MADRID: Spain and Venezuela summoned each other’s ambassadors Wednesday in a mounting row, as accusations flew back and forth across the Atlantic of a Venezuelan opposition crackdown and Spanish “racism” and “meddling”.
The spat erupted after Spanish lawmakers passed a motion Tuesday calling on Venezuela, a former colony of Spain, to release jailed opposition leaders.
Venezuelan President Nicolas Maduro condemned the measure as “an act of aggression by corrupt Spanish elites” and called Spain’s Prime Minister Mariano Rajoy “a racist”.
He also accused the Spanish parliament of interfering in Venezuela’s affairs and recommended it “look after its mother”.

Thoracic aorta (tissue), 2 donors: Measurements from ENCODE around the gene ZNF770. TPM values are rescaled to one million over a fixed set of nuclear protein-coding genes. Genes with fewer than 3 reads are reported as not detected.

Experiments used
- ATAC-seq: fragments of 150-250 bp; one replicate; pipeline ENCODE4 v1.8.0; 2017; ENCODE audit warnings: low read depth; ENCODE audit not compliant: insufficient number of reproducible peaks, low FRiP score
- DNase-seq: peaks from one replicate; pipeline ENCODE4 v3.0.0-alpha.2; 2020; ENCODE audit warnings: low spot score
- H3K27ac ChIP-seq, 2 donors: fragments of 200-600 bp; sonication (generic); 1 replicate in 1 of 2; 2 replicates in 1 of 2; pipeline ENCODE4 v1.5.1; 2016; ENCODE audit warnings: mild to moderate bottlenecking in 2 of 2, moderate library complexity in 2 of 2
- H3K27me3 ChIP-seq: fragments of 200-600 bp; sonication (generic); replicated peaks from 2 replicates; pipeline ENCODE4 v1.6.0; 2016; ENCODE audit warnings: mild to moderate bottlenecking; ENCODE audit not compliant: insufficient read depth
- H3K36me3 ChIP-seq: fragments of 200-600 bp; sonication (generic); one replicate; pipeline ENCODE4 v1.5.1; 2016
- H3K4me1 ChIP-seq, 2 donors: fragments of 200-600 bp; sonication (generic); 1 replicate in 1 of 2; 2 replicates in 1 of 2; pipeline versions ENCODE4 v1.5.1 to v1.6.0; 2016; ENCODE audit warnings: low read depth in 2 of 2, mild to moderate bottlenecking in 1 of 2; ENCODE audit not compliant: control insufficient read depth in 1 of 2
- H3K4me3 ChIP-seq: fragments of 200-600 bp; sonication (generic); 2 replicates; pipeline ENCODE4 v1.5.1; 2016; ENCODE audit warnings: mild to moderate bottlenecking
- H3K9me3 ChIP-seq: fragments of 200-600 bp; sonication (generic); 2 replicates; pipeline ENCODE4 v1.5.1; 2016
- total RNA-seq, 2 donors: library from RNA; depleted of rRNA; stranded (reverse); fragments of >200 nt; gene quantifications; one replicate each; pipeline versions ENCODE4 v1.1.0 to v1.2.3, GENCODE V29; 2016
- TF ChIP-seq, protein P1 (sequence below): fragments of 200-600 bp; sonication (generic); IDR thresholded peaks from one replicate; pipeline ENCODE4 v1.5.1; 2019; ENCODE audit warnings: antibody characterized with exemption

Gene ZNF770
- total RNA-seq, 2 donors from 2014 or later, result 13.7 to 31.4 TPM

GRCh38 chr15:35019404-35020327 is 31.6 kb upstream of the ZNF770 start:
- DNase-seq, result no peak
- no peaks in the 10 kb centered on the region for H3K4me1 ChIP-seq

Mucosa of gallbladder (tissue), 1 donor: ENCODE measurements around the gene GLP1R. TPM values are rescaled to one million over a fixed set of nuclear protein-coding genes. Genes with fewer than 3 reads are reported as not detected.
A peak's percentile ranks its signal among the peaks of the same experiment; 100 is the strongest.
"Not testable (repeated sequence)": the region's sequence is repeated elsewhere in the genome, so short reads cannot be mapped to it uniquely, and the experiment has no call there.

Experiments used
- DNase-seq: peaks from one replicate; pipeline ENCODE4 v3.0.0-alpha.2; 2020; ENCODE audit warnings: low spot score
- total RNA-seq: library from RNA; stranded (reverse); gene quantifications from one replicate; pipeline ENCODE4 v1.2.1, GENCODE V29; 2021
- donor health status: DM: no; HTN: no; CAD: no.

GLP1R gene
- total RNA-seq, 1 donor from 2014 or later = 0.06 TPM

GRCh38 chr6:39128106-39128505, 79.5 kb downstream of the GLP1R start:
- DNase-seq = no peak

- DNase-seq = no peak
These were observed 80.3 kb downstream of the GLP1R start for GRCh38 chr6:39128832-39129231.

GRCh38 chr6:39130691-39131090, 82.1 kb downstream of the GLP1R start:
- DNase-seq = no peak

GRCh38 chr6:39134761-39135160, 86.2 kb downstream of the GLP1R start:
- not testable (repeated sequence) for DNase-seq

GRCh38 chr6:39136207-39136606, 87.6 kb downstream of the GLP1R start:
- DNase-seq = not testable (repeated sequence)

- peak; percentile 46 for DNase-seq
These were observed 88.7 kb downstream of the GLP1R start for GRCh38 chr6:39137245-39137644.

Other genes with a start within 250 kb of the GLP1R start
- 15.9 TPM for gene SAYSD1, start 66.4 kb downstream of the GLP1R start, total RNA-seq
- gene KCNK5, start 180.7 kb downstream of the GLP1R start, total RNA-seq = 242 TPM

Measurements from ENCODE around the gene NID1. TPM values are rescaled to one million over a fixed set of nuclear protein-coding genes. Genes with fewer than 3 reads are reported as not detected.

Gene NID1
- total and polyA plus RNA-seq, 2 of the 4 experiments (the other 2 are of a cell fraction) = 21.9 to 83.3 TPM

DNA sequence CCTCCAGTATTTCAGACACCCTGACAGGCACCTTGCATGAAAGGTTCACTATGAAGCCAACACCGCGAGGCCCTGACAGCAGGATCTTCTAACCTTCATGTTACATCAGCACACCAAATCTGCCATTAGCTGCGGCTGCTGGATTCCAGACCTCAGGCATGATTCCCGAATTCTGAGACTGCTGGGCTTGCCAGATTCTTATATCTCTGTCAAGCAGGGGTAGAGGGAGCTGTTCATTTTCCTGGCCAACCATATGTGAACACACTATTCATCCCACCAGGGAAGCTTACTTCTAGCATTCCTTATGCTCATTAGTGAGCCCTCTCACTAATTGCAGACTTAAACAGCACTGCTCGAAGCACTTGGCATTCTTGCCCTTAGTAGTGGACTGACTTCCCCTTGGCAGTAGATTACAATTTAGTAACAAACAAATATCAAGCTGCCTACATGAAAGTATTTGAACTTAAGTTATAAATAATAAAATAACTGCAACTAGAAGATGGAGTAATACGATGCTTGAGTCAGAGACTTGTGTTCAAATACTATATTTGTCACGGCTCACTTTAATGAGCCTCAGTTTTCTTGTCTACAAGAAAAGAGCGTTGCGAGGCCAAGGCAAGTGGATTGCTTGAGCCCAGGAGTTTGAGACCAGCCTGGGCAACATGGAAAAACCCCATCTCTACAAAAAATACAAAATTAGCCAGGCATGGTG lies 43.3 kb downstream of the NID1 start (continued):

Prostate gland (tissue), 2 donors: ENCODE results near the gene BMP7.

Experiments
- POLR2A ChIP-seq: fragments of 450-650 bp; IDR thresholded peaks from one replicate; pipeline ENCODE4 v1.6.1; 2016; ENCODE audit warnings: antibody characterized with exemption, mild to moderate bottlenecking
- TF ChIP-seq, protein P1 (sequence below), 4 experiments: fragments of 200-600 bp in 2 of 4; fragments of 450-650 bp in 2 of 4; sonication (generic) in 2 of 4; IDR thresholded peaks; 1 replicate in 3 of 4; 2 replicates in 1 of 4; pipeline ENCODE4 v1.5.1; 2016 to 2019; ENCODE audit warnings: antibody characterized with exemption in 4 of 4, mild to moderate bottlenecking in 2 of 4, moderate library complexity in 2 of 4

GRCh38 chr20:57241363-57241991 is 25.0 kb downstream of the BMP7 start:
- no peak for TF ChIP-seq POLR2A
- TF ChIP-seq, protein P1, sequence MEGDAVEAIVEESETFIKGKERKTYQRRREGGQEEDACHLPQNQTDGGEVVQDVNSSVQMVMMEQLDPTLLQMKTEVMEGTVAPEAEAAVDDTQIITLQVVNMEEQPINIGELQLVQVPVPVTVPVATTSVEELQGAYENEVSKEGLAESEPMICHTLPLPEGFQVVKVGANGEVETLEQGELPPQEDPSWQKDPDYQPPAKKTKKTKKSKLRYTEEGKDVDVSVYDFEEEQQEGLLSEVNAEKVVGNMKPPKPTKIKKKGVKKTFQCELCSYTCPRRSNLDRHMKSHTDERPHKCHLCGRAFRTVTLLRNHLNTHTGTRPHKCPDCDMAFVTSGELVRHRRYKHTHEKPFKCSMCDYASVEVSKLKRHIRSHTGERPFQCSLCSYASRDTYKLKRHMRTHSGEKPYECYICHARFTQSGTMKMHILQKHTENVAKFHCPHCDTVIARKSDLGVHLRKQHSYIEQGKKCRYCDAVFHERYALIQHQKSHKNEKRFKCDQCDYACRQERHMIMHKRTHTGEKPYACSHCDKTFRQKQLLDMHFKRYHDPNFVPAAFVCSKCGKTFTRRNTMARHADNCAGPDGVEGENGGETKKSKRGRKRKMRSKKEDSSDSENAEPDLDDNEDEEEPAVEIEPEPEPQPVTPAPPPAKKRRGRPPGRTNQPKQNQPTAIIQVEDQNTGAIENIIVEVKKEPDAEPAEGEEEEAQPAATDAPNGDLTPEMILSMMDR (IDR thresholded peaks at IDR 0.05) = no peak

The Spanish foreign ministry summoned Venezuelan Ambassador Mario Isea to tell him that Maduro’s “statements, insults and threats” were “intolerable”, it said in a statement.
Venezuela in turn summoned Spanish Ambassador Antonio Perez-Hernandez y Torra in protest, complaining of Spain’s “meddling and disrespectful statements”, said Venezuelan Foreign Minister Delcy Rodriguez.
“We again call on the Spanish government to respect Venezuela’s sovereignty,” she said.
Venezuela’s treatment of opposition figures is a routine source of tension between Madrid and Caracas.
Venezuela recalled its ambassador to Spain for consultations in February after Rajoy met with Lilian Tintori, the wife of jailed opposition leader Leopold Lopez.
The following month Rajoy met with Mitzy Capriles, the wife of Caracas mayor Antonio Ledezma, who has also been jailed in what Venezuelan opposition figures said was the latest crackdown on criticism of Maduro’s left-wing government.